Micrurus fulvius, 21 October 2017

Micrurus fulvius, the Harlequin coral snake;
Marion county, Florida (21 October 2017).

If you grew up in the United States, you’ve probably heard this old rhyme (or some variant of it) describing the venomous Coral snake: Red on yellow, kill a fellow; Red on black, friend of Jack. Well, handy as it may seem, that little rhyme and its variations aren’t necessarily 100% accurate when it comes to Coral snakes. Though it typically applies to most corals found in the United States, it simply doesn’t apply to all corals outside the United States. Further, some corals within the United States can be aberrant in their colors and entirely break that rhyming schema apart. All that being said, it certainly applied well enough to the two Harlequin coral snakes I found in Marion county, Florida, in October of 2017. Here’s a set of photographs of one of those two corals (also featured above):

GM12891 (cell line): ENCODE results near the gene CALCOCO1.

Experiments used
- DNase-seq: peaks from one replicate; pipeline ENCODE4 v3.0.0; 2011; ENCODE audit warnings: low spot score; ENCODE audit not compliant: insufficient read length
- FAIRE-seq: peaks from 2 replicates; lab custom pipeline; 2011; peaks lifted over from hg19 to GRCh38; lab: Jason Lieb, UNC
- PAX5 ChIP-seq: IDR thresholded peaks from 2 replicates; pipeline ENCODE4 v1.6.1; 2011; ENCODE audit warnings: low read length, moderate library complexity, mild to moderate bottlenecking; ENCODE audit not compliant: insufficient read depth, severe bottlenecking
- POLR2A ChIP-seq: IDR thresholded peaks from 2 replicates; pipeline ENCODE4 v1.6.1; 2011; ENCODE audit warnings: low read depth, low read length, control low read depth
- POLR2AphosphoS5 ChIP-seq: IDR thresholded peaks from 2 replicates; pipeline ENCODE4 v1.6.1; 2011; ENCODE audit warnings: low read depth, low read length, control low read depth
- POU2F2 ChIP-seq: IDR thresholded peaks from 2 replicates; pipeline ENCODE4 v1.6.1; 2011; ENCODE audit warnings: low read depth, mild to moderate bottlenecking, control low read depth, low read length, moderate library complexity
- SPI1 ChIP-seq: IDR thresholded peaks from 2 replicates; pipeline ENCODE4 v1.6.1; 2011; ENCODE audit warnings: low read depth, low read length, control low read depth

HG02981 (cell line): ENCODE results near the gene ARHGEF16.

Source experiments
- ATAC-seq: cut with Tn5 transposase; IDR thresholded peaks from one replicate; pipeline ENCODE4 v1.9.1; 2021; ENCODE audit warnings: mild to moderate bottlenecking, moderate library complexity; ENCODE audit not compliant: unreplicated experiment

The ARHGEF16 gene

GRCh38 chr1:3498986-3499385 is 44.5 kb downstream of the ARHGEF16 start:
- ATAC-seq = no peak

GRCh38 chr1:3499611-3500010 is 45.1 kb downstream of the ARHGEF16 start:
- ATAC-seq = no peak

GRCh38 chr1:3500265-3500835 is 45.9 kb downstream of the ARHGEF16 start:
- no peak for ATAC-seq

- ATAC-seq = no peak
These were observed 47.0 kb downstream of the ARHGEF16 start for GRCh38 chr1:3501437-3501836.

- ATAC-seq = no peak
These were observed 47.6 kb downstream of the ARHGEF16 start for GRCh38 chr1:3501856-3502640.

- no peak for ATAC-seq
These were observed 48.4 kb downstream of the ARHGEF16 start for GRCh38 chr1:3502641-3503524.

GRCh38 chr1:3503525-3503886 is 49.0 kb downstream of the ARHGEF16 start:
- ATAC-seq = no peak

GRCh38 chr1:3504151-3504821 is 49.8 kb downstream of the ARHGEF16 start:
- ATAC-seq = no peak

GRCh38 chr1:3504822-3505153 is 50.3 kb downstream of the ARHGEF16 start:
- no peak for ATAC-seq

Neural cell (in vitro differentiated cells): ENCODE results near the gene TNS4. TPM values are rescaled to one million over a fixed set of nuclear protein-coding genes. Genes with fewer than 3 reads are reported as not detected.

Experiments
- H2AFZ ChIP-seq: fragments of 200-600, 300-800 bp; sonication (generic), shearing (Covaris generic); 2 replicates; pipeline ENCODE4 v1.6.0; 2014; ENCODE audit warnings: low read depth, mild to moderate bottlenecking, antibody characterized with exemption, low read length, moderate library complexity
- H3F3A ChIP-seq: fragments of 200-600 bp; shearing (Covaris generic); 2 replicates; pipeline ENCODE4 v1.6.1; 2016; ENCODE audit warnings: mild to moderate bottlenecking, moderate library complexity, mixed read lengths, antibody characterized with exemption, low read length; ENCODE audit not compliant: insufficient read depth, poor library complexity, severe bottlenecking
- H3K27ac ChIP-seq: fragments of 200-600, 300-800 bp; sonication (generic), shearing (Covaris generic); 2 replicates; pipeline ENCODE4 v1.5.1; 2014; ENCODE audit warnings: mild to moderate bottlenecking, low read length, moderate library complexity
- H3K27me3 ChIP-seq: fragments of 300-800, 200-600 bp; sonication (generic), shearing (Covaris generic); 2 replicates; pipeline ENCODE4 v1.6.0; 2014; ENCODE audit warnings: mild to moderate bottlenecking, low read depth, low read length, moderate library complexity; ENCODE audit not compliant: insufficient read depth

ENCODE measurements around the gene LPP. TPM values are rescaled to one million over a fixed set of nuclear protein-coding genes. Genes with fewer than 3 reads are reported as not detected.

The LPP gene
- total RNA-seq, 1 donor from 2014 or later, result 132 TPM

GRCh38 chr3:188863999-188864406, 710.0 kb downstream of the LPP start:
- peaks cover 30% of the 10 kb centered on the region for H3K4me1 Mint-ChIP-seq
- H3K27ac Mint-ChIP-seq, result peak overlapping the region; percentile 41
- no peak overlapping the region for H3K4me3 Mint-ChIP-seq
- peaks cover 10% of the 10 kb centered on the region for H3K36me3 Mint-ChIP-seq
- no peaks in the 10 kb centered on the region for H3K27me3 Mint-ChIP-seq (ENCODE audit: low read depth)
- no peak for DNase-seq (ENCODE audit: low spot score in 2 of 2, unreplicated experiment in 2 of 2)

Averaging upwards to twenty to thirty inches in length or so, the Harlequin coral snake, Micrurus fulvius, is a fairly secretive and elusive species. For all the concerns people have about their venom (and they are very venomous), this is simply not an aggressive or overtly “bitey” species. The individual featured above was particularly difficult to photograph because it simply would not stop trying to get to cover. That snake was determined to hide as soon as snakily-possible. At no point did it chase me or even move towards me. Its destination was singular and well-defined. In short, it wanted to go anywhere I wasn’t. Those are certainly some hastily composed photographs.

Still, corals are quite venomous and should not be handled or harassed. This is not a species you want to be reckless with, though I could say the same of all wild animals in one manner or another.

On this particular evening (it was approaching dusk), I actually came across two Harlequin corals in close proximity to each other. While the one featured above was rather hyper-active and eager to beat a retreat, the one below most certainly was not. The reason was simple: it had just been hit by a slow moving car. Sadly, the coral expired shortly before I found it. I took the opportunity, however, to (carefully) snag some closer shots of the Harlequin’s scalation. I could get lost in those colors…

Learn more about the Harlequin coral snake.

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